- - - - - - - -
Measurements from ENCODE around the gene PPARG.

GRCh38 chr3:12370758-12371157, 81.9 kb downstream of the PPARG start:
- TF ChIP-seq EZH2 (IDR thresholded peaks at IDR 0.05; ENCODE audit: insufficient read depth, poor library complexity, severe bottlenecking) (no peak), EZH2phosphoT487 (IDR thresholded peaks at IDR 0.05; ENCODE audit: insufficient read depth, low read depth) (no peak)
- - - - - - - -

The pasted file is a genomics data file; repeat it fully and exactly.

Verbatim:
Measurements from ENCODE around the gene PPARG.

GRCh38 chr3:12370758-12371157, 81.9 kb downstream of the PPARG start:
- TF ChIP-seq EZH2 (IDR thresholded peaks at IDR 0.05; ENCODE audit: insufficient read depth, poor library complexity, severe bottlenecking) (no peak), EZH2phosphoT487 (IDR thresholded peaks at IDR 0.05; ENCODE audit: insufficient read depth, low read depth) (no peak)